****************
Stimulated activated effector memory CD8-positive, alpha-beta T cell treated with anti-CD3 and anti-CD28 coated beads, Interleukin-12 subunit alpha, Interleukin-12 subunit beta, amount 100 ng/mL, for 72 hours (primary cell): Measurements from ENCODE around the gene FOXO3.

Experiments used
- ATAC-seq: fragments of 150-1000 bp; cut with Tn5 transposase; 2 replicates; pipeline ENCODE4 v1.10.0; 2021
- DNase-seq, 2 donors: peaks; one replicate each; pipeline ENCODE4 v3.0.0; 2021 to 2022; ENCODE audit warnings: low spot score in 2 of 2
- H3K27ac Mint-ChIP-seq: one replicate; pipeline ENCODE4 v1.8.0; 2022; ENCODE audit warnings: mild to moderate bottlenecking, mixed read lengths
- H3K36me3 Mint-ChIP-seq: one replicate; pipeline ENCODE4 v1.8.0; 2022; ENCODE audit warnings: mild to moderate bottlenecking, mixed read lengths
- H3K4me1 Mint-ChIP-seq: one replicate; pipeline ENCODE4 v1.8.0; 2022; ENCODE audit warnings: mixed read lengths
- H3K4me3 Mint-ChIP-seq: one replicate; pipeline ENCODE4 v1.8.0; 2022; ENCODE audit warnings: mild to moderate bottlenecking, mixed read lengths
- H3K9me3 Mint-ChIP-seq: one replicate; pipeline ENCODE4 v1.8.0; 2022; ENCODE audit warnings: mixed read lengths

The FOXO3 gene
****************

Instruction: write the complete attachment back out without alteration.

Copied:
Stimulated activated effector memory CD8-positive, alpha-beta T cell treated with anti-CD3 and anti-CD28 coated beads, Interleukin-12 subunit alpha, Interleukin-12 subunit beta, amount 100 ng/mL, for 72 hours (primary cell): Measurements from ENCODE around the gene FOXO3.

Experiments used
- ATAC-seq: fragments of 150-1000 bp; cut with Tn5 transposase; 2 replicates; pipeline ENCODE4 v1.10.0; 2021
- DNase-seq, 2 donors: peaks; one replicate each; pipeline ENCODE4 v3.0.0; 2021 to 2022; ENCODE audit warnings: low spot score in 2 of 2
- H3K27ac Mint-ChIP-seq: one replicate; pipeline ENCODE4 v1.8.0; 2022; ENCODE audit warnings: mild to moderate bottlenecking, mixed read lengths
- H3K36me3 Mint-ChIP-seq: one replicate; pipeline ENCODE4 v1.8.0; 2022; ENCODE audit warnings: mild to moderate bottlenecking, mixed read lengths
- H3K4me1 Mint-ChIP-seq: one replicate; pipeline ENCODE4 v1.8.0; 2022; ENCODE audit warnings: mixed read lengths
- H3K4me3 Mint-ChIP-seq: one replicate; pipeline ENCODE4 v1.8.0; 2022; ENCODE audit warnings: mild to moderate bottlenecking, mixed read lengths
- H3K9me3 Mint-ChIP-seq: one replicate; pipeline ENCODE4 v1.8.0; 2022; ENCODE audit warnings: mixed read lengths

The FOXO3 gene